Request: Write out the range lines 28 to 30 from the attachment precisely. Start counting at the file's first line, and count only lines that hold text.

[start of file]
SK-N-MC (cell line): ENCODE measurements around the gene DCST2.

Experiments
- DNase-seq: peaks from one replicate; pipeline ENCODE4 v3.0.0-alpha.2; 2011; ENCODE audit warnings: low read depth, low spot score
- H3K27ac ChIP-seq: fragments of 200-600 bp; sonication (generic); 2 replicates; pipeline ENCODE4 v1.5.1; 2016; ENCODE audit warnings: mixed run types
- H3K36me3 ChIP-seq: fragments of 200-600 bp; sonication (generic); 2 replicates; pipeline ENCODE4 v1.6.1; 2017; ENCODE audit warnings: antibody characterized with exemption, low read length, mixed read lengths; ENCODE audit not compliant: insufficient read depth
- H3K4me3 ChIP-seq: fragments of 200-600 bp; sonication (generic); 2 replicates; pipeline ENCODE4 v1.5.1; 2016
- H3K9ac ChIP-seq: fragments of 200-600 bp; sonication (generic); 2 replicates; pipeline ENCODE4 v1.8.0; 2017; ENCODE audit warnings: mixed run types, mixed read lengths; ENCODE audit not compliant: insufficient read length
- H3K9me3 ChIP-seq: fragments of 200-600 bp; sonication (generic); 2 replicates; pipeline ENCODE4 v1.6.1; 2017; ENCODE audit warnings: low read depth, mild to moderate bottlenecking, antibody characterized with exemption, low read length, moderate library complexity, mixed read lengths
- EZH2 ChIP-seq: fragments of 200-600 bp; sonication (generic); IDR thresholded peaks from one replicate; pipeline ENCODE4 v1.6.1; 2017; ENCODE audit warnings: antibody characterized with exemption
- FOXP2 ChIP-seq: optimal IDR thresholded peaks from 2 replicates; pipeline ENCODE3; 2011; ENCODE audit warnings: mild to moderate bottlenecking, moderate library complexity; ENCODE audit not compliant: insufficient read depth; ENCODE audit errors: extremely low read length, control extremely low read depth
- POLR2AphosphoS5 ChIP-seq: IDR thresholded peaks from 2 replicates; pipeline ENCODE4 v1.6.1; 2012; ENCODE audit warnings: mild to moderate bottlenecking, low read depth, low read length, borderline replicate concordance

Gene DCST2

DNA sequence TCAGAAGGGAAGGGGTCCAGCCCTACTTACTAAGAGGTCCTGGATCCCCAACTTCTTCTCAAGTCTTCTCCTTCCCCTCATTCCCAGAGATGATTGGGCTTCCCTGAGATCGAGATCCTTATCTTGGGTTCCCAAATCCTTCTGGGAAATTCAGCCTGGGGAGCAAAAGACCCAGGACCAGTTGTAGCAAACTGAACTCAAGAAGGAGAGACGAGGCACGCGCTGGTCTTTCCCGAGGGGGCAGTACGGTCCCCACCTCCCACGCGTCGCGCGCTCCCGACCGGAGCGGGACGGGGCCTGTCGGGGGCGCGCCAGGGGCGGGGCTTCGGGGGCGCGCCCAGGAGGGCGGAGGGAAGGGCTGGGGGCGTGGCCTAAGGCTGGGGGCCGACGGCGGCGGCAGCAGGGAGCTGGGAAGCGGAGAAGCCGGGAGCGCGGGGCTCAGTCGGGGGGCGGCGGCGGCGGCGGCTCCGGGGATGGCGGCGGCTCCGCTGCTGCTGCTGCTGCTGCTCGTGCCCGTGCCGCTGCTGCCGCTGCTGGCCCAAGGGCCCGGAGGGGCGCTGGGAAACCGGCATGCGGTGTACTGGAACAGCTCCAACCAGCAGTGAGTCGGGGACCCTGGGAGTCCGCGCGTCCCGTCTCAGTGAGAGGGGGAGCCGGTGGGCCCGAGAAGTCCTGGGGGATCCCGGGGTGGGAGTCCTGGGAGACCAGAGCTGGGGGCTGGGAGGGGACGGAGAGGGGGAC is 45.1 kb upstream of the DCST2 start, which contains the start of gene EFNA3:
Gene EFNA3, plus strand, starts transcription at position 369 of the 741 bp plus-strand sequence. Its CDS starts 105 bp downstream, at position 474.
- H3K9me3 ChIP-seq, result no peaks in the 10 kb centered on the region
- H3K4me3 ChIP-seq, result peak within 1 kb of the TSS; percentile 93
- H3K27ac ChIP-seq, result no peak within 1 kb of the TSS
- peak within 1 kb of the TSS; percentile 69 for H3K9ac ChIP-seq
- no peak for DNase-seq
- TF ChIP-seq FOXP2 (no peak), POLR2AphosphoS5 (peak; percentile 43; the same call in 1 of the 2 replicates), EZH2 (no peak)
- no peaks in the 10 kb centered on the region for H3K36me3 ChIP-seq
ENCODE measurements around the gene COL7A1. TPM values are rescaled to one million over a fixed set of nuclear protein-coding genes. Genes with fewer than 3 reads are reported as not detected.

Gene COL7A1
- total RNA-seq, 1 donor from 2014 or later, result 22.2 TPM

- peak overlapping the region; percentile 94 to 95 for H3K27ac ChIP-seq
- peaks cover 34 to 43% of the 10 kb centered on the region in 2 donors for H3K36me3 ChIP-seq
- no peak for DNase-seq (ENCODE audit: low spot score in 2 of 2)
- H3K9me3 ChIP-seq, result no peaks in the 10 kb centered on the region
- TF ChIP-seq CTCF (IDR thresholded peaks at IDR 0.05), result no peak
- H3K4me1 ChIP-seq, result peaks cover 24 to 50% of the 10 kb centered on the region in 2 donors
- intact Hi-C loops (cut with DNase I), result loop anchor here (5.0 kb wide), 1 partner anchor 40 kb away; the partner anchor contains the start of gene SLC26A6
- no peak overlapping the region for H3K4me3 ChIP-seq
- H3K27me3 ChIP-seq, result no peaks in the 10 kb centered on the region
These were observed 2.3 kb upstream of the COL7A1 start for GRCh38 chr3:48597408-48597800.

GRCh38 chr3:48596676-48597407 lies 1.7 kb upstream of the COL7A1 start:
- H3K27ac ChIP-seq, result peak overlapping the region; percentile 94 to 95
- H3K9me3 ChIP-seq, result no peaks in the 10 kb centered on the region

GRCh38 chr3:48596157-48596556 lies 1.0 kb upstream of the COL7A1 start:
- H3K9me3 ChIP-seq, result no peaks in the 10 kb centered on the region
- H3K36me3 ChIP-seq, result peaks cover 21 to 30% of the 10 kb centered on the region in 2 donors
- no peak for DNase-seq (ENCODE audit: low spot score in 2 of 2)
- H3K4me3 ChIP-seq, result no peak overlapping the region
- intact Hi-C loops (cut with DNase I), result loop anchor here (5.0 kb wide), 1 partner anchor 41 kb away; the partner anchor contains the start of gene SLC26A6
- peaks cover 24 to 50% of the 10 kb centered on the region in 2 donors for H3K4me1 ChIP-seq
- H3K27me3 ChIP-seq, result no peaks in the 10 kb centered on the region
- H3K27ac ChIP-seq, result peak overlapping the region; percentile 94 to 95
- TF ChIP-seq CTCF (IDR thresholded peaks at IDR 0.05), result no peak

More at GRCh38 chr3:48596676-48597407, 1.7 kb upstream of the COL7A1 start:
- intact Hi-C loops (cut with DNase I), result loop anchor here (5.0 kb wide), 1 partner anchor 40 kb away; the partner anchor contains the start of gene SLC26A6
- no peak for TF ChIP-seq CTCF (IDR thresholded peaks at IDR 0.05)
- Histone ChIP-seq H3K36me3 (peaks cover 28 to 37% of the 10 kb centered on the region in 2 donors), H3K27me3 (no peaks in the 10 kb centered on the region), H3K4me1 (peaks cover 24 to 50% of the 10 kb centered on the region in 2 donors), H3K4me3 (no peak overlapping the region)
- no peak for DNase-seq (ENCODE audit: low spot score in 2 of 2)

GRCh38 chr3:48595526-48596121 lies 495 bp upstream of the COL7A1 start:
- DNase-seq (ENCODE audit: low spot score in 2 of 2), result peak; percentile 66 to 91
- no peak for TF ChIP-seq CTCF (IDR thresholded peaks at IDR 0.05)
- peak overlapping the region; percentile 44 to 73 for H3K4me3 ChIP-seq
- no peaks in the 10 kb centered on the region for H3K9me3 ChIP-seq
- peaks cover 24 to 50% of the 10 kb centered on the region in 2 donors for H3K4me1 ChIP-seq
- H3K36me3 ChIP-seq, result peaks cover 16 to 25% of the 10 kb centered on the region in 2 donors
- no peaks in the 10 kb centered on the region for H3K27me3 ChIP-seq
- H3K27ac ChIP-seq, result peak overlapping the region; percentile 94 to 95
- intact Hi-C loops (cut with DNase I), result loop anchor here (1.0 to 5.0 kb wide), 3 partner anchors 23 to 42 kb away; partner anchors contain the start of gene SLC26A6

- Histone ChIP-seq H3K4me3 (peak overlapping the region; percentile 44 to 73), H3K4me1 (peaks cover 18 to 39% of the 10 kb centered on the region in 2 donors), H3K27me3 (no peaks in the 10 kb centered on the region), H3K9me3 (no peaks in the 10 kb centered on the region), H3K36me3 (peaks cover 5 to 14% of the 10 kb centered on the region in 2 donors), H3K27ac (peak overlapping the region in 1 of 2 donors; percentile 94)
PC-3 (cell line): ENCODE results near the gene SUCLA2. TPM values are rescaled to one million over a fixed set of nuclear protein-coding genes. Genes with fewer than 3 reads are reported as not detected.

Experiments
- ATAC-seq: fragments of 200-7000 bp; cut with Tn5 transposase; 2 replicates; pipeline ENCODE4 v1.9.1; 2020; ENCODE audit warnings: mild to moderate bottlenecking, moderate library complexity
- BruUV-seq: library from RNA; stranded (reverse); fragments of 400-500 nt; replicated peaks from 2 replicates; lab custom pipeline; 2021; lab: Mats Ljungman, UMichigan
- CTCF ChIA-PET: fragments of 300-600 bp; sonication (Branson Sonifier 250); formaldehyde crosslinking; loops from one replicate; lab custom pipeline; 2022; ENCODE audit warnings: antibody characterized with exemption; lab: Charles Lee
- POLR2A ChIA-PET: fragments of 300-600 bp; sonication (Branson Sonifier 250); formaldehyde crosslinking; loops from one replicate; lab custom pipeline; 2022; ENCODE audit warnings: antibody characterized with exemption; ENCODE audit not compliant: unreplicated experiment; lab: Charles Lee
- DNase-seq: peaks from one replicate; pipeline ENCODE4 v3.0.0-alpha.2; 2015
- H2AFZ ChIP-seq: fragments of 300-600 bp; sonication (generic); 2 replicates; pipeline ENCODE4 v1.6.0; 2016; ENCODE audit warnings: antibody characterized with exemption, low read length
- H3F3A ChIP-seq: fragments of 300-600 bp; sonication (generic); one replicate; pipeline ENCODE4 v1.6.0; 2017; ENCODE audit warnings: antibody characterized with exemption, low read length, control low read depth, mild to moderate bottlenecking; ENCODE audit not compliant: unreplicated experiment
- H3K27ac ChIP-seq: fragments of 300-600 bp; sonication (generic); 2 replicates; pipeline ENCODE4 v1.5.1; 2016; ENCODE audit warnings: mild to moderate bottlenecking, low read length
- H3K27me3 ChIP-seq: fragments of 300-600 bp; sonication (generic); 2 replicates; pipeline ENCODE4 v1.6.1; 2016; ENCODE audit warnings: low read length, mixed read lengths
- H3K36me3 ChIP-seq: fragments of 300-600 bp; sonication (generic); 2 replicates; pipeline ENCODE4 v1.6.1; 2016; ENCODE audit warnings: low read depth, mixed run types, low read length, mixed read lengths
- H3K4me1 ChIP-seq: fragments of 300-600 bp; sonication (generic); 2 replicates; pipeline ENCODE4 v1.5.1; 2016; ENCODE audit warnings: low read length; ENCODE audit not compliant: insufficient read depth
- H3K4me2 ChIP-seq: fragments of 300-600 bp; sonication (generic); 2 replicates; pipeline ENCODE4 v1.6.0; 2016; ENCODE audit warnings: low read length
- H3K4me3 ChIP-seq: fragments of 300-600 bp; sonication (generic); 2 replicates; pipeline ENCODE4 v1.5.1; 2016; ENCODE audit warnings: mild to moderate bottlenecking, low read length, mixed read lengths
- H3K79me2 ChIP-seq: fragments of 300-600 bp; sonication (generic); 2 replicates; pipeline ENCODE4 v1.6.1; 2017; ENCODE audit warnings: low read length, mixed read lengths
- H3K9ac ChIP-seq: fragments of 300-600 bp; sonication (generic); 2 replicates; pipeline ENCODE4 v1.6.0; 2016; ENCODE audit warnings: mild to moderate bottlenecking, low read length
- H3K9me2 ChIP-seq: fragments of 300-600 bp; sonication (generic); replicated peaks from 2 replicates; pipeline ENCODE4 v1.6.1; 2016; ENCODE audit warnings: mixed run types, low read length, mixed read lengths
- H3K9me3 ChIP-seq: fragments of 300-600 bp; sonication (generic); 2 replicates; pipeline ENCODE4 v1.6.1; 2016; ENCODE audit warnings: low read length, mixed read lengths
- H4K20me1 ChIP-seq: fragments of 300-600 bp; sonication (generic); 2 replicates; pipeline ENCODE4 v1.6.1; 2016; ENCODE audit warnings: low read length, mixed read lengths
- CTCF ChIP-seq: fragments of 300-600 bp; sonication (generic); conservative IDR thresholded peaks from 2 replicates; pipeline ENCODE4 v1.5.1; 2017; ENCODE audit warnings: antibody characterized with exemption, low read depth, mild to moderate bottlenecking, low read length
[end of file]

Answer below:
- H3K9me3 ChIP-seq, result no peaks in the 10 kb centered on the region
- TF ChIP-seq CTCF (IDR thresholded peaks at IDR 0.05), result no peak
- H3K4me1 ChIP-seq, result peaks cover 24 to 50% of the 10 kb centered on the region in 2 donors